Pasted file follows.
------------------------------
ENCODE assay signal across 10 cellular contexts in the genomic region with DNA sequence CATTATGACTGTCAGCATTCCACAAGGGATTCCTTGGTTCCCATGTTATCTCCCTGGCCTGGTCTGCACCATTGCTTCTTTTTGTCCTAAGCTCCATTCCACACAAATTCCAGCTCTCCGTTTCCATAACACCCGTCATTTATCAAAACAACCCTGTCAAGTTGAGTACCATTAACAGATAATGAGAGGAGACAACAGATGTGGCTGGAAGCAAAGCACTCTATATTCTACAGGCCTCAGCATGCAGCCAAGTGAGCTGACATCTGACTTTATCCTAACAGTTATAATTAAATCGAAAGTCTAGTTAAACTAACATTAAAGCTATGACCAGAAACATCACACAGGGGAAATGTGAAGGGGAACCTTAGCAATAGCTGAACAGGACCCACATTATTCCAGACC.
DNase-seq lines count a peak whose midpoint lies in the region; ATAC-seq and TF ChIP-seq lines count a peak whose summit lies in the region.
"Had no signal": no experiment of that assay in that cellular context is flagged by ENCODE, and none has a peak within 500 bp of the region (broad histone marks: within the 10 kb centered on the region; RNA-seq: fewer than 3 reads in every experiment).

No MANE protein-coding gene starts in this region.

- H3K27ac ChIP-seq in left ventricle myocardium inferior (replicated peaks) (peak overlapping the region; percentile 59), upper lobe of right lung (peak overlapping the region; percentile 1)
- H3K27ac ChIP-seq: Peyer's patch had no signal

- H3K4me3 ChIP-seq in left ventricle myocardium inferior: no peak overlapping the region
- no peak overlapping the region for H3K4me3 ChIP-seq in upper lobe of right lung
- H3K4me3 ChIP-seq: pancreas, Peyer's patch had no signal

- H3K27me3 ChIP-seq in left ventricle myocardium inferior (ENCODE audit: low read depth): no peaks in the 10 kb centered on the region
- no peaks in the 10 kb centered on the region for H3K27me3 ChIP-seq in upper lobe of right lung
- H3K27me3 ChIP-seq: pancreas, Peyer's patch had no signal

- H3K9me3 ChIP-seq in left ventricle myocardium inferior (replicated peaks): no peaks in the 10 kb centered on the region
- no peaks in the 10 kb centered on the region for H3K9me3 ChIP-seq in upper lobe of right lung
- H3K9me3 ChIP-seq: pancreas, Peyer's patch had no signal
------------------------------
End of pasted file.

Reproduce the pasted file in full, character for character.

ENCODE assay signal across 10 cellular contexts in the genomic region with DNA sequence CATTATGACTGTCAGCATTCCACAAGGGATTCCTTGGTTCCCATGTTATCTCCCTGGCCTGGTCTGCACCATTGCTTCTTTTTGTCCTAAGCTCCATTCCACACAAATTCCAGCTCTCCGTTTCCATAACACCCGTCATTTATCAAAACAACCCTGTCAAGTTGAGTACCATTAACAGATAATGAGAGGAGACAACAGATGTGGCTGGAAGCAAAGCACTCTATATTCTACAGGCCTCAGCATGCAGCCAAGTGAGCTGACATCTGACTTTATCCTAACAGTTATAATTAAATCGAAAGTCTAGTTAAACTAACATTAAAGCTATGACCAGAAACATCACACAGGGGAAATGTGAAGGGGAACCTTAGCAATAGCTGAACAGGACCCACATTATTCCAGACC.
DNase-seq lines count a peak whose midpoint lies in the region; ATAC-seq and TF ChIP-seq lines count a peak whose summit lies in the region.
"Had no signal": no experiment of that assay in that cellular context is flagged by ENCODE, and none has a peak within 500 bp of the region (broad histone marks: within the 10 kb centered on the region; RNA-seq: fewer than 3 reads in every experiment).

No MANE protein-coding gene starts in this region.

- H3K27ac ChIP-seq in left ventricle myocardium inferior (replicated peaks) (peak overlapping the region; percentile 59), upper lobe of right lung (peak overlapping the region; percentile 1)
- H3K27ac ChIP-seq: Peyer's patch had no signal

- H3K4me3 ChIP-seq in left ventricle myocardium inferior: no peak overlapping the region
- no peak overlapping the region for H3K4me3 ChIP-seq in upper lobe of right lung
- H3K4me3 ChIP-seq: pancreas, Peyer's patch had no signal

- H3K27me3 ChIP-seq in left ventricle myocardium inferior (ENCODE audit: low read depth): no peaks in the 10 kb centered on the region
- no peaks in the 10 kb centered on the region for H3K27me3 ChIP-seq in upper lobe of right lung
- H3K27me3 ChIP-seq: pancreas, Peyer's patch had no signal

- H3K9me3 ChIP-seq in left ventricle myocardium inferior (replicated peaks): no peaks in the 10 kb centered on the region
- no peaks in the 10 kb centered on the region for H3K9me3 ChIP-seq in upper lobe of right lung
- H3K9me3 ChIP-seq: pancreas, Peyer's patch had no signal